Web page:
US 7136257 B2
An apparatus and method of maintaining stability in a servo loop of a disc drive is provided. A dither signal (a single frequency sine wave or a multi-frequency signal) is injected into the servo loop. A servo loop gain error signal is obtained in response to the injected dither signal. A gain of the servo loop is adjusted as a function of the servo loop gain error signal in real-time.
1. A method comprising:
combining a preselected dither signal with a desired position input signai and an actual position feedback signal to define a position error signal in a servo loop;
comparing the dither signal and the position error signal; and
adjusting a gain of the servo loop in response to the comparing step.
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11. A circuit comprising a servo loop configured to combine a preselected dither signal with a desired position input signal and an actual position feedback signal to define a position error signal and to compare the dither signal with the position error signal to adjust a servo loop gain.
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20. A disc drive for storing information on a disc, the disc drive comprising:
an actuator assembly for positioning a head over the disc; and
a gain calibration means, in a servo loop that includes the actuator assembly, for providing a real-time calibration of a gain of the servo loop.
The present invention is related to disc drives. In particular, the present invention is related to disc drive servo control systems.
In a computer disc drive, data is stored on discs in concentric tracks.
In disc drives with relatively high track densities, a servo feedback loop is used to maintain a head over the desired track during read or write operations. This is accomplished utilizing prerecorded servo information either on a dedicated servo disc or on sectors that are interspersed along a disc. During track following, the servo information sensed by the head is demodulated to generate a position error signal (PES) which provides an indication of the distance between the head and the track center. The PES is then converted into an actuator control signal, which is used to control an actuator that positions the head.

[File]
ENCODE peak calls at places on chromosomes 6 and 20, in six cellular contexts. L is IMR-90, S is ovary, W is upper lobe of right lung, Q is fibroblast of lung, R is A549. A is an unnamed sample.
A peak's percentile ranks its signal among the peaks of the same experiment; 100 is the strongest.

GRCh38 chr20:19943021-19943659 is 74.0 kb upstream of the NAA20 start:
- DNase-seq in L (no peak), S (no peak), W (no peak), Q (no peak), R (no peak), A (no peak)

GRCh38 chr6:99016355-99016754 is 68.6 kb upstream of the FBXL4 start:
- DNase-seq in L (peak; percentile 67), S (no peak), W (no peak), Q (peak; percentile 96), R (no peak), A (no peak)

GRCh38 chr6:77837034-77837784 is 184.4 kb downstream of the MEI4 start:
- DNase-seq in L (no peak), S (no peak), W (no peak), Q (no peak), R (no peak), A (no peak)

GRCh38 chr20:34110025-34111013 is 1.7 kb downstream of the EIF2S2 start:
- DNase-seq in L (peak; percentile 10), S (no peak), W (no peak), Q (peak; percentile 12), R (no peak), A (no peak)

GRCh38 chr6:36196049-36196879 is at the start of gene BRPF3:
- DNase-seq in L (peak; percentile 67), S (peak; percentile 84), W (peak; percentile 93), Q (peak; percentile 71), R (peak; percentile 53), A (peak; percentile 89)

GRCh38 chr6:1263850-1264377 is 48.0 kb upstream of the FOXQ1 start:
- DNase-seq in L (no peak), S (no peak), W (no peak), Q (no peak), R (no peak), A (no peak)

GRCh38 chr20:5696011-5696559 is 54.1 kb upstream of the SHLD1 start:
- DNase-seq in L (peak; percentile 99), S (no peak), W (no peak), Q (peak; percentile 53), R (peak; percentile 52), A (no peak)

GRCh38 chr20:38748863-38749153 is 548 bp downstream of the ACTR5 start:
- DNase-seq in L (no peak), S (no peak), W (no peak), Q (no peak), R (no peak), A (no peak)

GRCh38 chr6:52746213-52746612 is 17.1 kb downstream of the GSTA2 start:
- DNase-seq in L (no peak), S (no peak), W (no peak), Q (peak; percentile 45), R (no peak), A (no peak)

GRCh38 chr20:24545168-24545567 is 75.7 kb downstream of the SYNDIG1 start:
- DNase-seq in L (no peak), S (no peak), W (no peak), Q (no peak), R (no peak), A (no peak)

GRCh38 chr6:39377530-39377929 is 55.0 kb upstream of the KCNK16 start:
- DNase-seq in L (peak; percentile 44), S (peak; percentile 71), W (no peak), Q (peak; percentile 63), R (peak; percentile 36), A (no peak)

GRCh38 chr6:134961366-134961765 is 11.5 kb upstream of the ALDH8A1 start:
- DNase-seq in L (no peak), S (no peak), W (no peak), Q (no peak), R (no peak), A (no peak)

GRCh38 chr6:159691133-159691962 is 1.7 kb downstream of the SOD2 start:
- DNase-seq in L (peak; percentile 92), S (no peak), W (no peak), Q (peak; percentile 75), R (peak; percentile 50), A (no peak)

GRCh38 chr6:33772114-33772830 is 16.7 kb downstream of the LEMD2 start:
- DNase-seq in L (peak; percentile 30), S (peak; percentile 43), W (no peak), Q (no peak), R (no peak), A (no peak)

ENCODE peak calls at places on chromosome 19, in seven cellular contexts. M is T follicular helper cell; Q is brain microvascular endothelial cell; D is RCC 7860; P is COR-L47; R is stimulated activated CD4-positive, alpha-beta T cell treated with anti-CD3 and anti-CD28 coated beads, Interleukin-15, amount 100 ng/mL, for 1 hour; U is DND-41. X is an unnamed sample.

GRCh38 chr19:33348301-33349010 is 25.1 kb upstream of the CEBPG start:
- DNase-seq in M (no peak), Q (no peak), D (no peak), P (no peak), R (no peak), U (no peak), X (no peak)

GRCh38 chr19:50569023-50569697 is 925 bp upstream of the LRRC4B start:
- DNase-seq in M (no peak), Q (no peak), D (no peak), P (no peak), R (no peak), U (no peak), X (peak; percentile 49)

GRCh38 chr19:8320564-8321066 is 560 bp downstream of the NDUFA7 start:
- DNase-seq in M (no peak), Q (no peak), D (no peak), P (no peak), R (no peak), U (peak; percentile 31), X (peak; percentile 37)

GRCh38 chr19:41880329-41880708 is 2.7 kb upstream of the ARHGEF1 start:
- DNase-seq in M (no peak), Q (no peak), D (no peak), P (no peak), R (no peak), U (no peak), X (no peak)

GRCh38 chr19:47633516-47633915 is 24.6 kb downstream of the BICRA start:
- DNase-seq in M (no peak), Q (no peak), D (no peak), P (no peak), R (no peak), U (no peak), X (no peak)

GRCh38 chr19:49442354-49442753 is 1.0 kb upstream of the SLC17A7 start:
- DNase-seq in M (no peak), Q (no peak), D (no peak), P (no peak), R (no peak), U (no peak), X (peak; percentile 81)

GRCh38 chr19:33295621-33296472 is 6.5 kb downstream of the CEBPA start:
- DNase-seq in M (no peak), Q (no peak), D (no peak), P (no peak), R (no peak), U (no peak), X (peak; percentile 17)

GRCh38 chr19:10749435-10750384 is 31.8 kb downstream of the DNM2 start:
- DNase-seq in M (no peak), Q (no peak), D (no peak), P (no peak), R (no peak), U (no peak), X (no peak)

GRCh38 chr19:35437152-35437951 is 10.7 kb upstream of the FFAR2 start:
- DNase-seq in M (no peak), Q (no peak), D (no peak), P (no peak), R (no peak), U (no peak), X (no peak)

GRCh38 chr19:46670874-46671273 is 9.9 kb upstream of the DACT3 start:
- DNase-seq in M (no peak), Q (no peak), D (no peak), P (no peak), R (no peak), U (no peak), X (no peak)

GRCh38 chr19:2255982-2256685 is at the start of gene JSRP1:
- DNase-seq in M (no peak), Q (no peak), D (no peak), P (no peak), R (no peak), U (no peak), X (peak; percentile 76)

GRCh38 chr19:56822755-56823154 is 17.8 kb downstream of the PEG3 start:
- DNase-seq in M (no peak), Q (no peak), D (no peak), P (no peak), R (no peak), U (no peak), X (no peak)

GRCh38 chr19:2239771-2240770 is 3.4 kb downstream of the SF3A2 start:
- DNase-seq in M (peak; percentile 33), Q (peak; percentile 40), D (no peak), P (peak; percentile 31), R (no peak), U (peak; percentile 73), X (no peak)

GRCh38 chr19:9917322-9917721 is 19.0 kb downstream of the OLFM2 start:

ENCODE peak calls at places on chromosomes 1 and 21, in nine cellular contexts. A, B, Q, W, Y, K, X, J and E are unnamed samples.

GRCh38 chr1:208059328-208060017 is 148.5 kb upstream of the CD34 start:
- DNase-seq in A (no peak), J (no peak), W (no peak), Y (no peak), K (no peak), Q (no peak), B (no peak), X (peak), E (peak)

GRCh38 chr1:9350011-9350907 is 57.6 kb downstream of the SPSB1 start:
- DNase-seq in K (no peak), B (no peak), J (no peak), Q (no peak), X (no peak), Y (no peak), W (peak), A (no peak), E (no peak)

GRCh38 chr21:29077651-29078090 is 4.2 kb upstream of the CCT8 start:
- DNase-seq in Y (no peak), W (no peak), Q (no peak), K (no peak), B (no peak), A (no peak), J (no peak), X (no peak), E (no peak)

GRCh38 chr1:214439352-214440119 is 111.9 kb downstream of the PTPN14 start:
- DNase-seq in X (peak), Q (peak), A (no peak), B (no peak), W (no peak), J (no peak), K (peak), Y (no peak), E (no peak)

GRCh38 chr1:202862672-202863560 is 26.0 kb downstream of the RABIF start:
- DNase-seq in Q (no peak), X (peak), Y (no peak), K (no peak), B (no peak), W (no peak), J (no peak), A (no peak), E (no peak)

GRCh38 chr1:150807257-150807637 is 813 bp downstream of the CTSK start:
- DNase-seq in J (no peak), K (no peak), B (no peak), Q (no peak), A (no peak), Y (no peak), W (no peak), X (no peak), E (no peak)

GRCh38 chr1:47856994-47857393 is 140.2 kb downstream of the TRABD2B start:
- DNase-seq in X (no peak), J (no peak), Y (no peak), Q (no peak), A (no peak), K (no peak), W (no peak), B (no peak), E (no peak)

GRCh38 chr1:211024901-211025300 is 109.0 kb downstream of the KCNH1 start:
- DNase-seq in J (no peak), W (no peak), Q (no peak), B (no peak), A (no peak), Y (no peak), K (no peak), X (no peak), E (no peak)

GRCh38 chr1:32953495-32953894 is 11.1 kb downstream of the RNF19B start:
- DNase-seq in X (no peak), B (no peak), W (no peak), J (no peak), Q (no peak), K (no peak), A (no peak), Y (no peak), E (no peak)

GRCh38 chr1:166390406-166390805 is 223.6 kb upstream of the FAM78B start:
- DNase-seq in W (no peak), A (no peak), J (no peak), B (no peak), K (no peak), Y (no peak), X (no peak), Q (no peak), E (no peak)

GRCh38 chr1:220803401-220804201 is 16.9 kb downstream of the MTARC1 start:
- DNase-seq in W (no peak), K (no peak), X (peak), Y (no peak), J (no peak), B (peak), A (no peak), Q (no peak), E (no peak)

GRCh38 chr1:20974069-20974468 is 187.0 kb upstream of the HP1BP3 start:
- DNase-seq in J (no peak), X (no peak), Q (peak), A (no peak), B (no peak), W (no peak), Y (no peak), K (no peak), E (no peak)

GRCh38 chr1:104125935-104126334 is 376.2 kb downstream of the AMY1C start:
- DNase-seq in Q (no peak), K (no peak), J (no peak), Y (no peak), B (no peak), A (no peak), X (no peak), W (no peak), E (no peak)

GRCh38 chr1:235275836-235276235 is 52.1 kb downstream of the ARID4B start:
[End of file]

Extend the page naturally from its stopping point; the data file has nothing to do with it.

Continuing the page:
Historically, only one actuator, typically a voice coil motor (VCM), was used to position the head. Recently, micro-actuators have been proposed that would be used in combination with the VCM to position the head. Such micro-actuators generally have a better frequency response than the VCM. As such, they are better able to follow high frequency control signals. Thus, in disc drives with high storage capacities and densities, such dual-stage actuators are suitable for providing the required high-bandwidth and high-accuracy positioning. In some dual-actuator disc drives, the micro-actuator or second-stage actuator is a piezoelectric micro-actuator that uses piezoelectric elements made of a lead-zirconate-titanate material. Such a micro-actuator system can be referred to as a PZT system.
Ideally, the PZT system of a dual-actuator disc drive will maintain a constant gain during disc drive operation. In practice, however, the temperature of the disc drive fluctuates as a result of the changes in ambient temperature, etc., and therefore the gain of the PZT system, which is sensitive to variations in temperature, also fluctuates. In fact, PZT system gain variations as high as 20–30% have been found to occur during disc drive operation. Such gain variations can degrade the performance of the disc drive and, in some cases, cause intermittent stability problems in the servo loop.
One technique to adjust the micro-actuator gain involves the use of an off-line process to compute and store micro-actuator gain correction data in the disc drive. The data determined from this off-line process is subsequently used to adjust the micro-actuator gain during operation of the disc drive. In this context, an off-line process is one in which the micro-actuator gain correction factors are not determined continuously or in “real-time” during disc drive operation, but instead are determined from a calibration process that is carried out during manufacture of the disc drive. Such an off-line process is complex, time consuming, utilizes storage space in the disc drive and is relatively inaccurate.
Embodiments of the present invention provide solutions to these and other problems, and/or offer other advantages over the prior art.
The present embodiments relate to disc drive servo loops that employ a gain adjustment scheme that calibrates a gain of the servo loop in real-time, thereby addressing the above-mentioned problems.
An apparatus and method of maintaining stability in a servo loop of a disc drive is provided. A dither signal (a single frequency sine wave or a multi-frequency signal) is injected into the servo loop. A servo loop gain error signal is obtained in response to the injected dither signal. A gain of the servo loop is adjusted as a function of the servo loop gain error signal.
Other features and benefits that characterize embodiments of the present invention will be apparent upon reading the following detailed description and review of the associated drawings.